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Sunday, 3 January 2016

King Henry III's long but ineffective reign



On 16th November 1272 King Henry III of England died after reigning for 56 years, a European record that would not be broken until Louis XIV of France did so some 450 years later.

Henry was the son of King John and was only nine years old when his father died and he became king. England was therefore governed by regents until 1227, when Henry started to reign for himself. He had inherited the war between the king and the barons that his father had been unable to win, but by the time of his coming of age peace of a sort had been achieved.

However, this state of affairs did not last for ever, and Henry’s general incompetence as king led to a second Barons’ War that broke out in 1264 after several years of revolt by the most powerful men in the land, led by Simon de Montfort, Earl of Leicester.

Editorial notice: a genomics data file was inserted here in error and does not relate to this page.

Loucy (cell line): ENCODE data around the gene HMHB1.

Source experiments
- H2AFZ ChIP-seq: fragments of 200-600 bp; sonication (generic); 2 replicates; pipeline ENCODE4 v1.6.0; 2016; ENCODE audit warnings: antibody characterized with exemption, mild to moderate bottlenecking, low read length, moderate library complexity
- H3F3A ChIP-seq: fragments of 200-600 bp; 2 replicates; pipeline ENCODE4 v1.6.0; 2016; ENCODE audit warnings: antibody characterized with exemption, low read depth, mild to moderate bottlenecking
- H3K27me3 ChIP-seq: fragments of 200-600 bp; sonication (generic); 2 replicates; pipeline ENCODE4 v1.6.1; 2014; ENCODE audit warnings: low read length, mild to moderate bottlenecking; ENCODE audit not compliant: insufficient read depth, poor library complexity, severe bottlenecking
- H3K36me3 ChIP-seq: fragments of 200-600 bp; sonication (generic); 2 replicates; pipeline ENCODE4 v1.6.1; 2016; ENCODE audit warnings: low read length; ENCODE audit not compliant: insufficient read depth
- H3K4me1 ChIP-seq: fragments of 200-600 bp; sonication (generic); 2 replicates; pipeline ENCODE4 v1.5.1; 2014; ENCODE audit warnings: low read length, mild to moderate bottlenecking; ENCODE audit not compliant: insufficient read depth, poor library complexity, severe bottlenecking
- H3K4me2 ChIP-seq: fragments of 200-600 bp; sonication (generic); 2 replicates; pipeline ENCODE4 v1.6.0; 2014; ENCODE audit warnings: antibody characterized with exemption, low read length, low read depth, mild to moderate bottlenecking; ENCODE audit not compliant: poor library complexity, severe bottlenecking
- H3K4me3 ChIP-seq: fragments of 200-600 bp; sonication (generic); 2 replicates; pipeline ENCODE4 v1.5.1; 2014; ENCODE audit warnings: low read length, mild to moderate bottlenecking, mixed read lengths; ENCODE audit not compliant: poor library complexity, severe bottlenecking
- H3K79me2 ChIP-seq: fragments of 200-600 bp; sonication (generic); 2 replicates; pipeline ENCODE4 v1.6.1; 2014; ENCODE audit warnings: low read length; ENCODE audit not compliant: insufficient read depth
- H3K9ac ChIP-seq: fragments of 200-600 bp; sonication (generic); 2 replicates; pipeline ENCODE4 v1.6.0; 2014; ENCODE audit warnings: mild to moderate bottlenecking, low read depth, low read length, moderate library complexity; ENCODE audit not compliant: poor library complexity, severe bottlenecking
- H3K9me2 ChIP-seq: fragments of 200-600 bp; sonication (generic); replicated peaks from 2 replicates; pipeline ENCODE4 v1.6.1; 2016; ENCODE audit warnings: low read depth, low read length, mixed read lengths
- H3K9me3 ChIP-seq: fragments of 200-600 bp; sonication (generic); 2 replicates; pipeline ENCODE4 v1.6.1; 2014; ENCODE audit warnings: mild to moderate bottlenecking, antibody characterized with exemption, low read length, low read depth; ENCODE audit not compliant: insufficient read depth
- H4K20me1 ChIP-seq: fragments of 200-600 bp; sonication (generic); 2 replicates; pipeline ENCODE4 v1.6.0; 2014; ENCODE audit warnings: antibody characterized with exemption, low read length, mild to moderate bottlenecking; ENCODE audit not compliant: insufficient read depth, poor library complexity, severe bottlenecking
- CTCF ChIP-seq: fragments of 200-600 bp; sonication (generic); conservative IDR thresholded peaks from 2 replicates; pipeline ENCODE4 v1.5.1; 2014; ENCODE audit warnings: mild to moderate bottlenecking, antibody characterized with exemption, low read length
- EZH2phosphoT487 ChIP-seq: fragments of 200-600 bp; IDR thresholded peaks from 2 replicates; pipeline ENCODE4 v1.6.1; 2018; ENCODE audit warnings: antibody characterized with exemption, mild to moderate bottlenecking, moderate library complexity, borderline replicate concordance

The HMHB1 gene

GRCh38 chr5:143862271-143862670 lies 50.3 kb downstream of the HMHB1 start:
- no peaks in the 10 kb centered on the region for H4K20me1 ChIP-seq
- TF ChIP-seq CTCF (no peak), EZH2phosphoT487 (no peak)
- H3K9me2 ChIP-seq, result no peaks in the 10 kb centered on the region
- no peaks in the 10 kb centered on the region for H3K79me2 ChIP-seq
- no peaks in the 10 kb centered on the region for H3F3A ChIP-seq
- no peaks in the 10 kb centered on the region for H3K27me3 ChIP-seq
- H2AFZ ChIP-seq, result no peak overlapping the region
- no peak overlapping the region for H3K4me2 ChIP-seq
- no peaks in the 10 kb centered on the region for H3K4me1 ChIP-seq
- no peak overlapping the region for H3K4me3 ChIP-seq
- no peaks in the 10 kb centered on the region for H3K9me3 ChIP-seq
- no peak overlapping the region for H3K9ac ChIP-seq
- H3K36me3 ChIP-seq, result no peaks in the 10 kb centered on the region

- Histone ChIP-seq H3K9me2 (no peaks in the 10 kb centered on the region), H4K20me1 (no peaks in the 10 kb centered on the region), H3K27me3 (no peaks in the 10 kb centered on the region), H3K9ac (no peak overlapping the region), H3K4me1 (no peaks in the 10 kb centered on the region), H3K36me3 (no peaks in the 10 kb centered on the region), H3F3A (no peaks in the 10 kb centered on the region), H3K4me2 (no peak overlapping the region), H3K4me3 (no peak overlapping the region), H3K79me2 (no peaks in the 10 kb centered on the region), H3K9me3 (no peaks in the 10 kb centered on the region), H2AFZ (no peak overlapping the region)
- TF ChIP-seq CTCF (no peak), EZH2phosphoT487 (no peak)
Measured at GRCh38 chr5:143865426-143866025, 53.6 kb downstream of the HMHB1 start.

After defeating Henry at the Battle of Lewes in May 1264, de Montfort had him imprisoned in the Tower of London and there was a very real possibility that the monarchy could have been abolished altogether. The situation was saved when Henry’s son Edward (later King Edward I) defeated and killed de Montfort at the Battle of Evesham in August 1265.

Henry reacted to the revolt by taking harsh revenge on the rebels, which was in contrast to the more conciliatory polices of the earlier part of his reign. He came to rely heavily on the talents of his son Edward, who would prove to be a much more capable ruler than Henry. In his last years Henry was physically unwell and almost certainly senile.

Although Henry III had the distinction of such a long reign, it has been estimated that he only really ruled for 24 of the 56 years that he was king. These were the years when he was not either too young to rule, under the domination of Simon de Montfort, or dependent on his son Edward.


© John Welford